Would it make sense to prioritize vaccine access by race? There are two basic problems with that approach. First, people typically self-report race. We have objective ways to determine how old people are with birth certificates or the birthdate on a driver’s license. We have objective ways of determining someone’s home address. We are not good at objectively classifying race — indeed many historians, anthropologists and sociologists, will say that race is a social construction, not a biological one, and will prefer the term ancestry. How would a public health official, standing in the reception area of a vaccination site, objectively verify that the next patient walking in the door has an “ancestry” which is white, Black or Latino, in a manner that would stand up under strict scrutiny? They could not. A second objection to trying to use race to prioritize vaccines is that there would almost certainly be immediate legal challenges to any such attempt.

We do have, however, multiple practical tools at our disposal to improve vaccine access in Black and Latino communities. In order to inform people about the availability of vaccines, we should provide information in languages other thanEnglish as well as offer appointments at night and on weekends when people might not be working. Providing vaccine sites close to public transportation routes or using other means to get the vaccine closer to peoples’ homes will also improve vaccine access. Laws could be passed forbidding people from losing their jobs as a result of going to be vaccinated. Vaccine centers could be placed in high-risk zip codes and people being vaccinated at those sites would be required to show proof that they live in the neighborhood. If you need to show a utility bill, an apartment rental agreement or a pay stub with your address in order to get a library card, then why not do the same for access to the vaccine? We could partner with public health departments and community health groups to move the vaccine closer to vulnerable populations. Health education provided by trusted sources will be required to deal with vaccine hesitancy and distrust of government.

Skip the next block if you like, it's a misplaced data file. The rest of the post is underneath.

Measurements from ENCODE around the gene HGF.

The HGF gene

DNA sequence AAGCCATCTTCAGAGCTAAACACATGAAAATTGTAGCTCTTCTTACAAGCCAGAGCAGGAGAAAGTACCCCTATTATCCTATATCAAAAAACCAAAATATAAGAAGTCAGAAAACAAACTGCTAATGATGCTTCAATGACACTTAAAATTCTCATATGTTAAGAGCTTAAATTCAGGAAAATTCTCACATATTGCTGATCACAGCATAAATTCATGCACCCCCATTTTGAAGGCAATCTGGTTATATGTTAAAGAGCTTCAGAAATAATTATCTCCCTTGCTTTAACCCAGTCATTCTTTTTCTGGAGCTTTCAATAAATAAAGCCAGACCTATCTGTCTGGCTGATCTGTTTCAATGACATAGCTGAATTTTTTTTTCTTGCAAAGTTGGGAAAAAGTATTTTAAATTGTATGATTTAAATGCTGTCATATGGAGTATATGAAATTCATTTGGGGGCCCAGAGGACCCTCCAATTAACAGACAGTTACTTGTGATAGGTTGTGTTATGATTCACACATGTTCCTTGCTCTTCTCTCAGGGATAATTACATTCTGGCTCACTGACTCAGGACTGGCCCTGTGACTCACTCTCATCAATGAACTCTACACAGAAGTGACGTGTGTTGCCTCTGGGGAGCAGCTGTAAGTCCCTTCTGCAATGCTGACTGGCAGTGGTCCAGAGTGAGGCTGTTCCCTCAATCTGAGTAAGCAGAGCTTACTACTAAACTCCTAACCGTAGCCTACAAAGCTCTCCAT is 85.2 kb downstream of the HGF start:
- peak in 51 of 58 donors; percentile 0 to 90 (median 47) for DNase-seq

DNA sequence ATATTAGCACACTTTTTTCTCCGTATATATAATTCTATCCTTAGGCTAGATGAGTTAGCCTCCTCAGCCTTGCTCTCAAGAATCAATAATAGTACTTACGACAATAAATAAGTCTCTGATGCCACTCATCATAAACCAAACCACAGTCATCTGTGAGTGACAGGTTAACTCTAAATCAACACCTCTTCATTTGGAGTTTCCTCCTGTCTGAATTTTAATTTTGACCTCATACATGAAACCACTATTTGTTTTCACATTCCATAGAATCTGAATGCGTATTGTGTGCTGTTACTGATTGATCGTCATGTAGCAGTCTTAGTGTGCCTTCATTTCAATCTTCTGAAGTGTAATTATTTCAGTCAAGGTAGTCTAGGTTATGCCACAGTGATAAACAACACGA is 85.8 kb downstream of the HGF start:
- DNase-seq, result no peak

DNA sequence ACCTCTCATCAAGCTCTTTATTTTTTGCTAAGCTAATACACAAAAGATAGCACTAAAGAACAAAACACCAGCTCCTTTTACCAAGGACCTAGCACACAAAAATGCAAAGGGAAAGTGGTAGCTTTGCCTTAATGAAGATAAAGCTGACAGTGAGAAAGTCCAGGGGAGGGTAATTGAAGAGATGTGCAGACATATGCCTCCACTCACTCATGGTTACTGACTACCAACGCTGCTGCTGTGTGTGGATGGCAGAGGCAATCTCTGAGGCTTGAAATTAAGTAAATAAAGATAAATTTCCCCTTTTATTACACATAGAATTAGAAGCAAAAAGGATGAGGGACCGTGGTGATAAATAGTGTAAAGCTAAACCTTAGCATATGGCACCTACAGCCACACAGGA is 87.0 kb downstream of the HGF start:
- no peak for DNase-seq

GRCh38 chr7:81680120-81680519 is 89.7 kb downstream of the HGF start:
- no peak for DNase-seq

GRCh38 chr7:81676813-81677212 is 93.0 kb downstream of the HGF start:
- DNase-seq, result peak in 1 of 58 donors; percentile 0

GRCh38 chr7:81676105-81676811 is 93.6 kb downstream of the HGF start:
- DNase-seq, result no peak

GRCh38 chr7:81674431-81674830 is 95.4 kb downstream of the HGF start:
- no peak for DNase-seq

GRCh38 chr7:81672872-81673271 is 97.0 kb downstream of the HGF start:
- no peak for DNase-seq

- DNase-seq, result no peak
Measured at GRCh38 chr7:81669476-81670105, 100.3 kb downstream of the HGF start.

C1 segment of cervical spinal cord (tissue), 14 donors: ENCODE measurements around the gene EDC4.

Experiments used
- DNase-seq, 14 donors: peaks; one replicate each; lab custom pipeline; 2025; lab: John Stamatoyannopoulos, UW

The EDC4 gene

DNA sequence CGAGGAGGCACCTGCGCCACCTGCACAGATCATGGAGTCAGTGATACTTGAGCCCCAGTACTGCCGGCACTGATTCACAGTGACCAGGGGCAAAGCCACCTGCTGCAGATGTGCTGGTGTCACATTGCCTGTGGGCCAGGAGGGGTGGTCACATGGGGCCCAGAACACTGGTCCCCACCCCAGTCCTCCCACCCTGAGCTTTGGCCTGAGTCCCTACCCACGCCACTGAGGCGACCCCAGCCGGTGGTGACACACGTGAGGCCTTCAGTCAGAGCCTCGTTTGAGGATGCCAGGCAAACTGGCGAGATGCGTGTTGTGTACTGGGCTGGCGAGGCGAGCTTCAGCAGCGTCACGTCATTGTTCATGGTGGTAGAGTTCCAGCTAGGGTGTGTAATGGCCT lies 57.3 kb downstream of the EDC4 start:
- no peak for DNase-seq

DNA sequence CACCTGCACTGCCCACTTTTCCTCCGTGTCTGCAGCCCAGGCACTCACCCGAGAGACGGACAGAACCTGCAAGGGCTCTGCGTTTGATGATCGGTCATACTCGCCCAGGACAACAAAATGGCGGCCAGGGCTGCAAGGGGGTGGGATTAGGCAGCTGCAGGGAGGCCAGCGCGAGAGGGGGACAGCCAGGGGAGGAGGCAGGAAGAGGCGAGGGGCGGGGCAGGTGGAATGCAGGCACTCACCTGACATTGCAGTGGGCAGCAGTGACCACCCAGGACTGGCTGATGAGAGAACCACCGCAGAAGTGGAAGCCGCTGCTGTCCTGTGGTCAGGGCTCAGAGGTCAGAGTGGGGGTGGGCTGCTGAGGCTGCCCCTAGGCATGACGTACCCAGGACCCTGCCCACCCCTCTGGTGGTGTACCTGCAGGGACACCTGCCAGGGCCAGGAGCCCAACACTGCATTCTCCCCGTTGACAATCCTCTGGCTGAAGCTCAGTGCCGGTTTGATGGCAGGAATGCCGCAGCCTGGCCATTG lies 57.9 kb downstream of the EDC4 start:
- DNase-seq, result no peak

It is a well-established principle of medical ethics that when resources are limited you concentrate your efforts on those individuals and population groups most likely to benefit. A physician would recommend screening tests for breast, cervix or lung cancer, in those individuals most likely to have these diseases. In a mass casualty situation, you triage patients based on likelihood of benefit from a medical intervention. The first priority for preventing the spread of COVID-19 are those population groups most likely to be afflicted with and harmed by the virus. We are ethically obligated to gather the public health data we need to ascertain the true extent to which marginalized populations are being disadvantaged in being vaccinated, and undertake sensible public health interventions to promptly rectify the problem. 

Edward C. Halperin, M.D., M.A., is chancellor of New York Medical College in Valhalla, New York. The essay represents his opinion and not that of the College.